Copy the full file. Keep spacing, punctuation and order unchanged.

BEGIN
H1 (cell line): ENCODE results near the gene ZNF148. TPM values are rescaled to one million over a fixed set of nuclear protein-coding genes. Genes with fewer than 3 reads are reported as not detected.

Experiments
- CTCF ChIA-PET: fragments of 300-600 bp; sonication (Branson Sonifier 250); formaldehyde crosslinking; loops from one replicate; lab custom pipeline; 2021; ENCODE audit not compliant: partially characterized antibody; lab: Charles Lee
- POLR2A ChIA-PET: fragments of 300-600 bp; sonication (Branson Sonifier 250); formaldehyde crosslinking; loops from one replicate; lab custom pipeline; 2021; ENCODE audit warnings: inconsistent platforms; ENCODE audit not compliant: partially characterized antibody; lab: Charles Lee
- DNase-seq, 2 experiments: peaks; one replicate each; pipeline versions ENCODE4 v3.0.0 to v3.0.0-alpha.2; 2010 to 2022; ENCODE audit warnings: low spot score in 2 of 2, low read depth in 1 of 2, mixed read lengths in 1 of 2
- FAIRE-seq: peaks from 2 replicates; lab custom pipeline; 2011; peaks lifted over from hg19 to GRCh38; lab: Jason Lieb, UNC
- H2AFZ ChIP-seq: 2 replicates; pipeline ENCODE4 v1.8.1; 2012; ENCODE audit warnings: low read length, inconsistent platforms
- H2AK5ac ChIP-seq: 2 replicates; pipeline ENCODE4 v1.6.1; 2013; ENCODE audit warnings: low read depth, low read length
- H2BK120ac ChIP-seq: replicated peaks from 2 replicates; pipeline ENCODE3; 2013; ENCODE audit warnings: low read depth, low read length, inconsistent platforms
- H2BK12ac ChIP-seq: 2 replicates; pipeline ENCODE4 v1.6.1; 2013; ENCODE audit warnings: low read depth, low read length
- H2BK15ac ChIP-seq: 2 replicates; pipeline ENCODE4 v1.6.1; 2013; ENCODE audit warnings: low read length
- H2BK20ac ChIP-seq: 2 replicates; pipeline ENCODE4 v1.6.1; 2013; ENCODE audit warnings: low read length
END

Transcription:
H1 (cell line): ENCODE results near the gene ZNF148. TPM values are rescaled to one million over a fixed set of nuclear protein-coding genes. Genes with fewer than 3 reads are reported as not detected.

Experiments
- CTCF ChIA-PET: fragments of 300-600 bp; sonication (Branson Sonifier 250); formaldehyde crosslinking; loops from one replicate; lab custom pipeline; 2021; ENCODE audit not compliant: partially characterized antibody; lab: Charles Lee
- POLR2A ChIA-PET: fragments of 300-600 bp; sonication (Branson Sonifier 250); formaldehyde crosslinking; loops from one replicate; lab custom pipeline; 2021; ENCODE audit warnings: inconsistent platforms; ENCODE audit not compliant: partially characterized antibody; lab: Charles Lee
- DNase-seq, 2 experiments: peaks; one replicate each; pipeline versions ENCODE4 v3.0.0 to v3.0.0-alpha.2; 2010 to 2022; ENCODE audit warnings: low spot score in 2 of 2, low read depth in 1 of 2, mixed read lengths in 1 of 2
- FAIRE-seq: peaks from 2 replicates; lab custom pipeline; 2011; peaks lifted over from hg19 to GRCh38; lab: Jason Lieb, UNC
- H2AFZ ChIP-seq: 2 replicates; pipeline ENCODE4 v1.8.1; 2012; ENCODE audit warnings: low read length, inconsistent platforms
- H2AK5ac ChIP-seq: 2 replicates; pipeline ENCODE4 v1.6.1; 2013; ENCODE audit warnings: low read depth, low read length
- H2BK120ac ChIP-seq: replicated peaks from 2 replicates; pipeline ENCODE3; 2013; ENCODE audit warnings: low read depth, low read length, inconsistent platforms
- H2BK12ac ChIP-seq: 2 replicates; pipeline ENCODE4 v1.6.1; 2013; ENCODE audit warnings: low read depth, low read length
- H2BK15ac ChIP-seq: 2 replicates; pipeline ENCODE4 v1.6.1; 2013; ENCODE audit warnings: low read length
- H2BK20ac ChIP-seq: 2 replicates; pipeline ENCODE4 v1.6.1; 2013; ENCODE audit warnings: low read length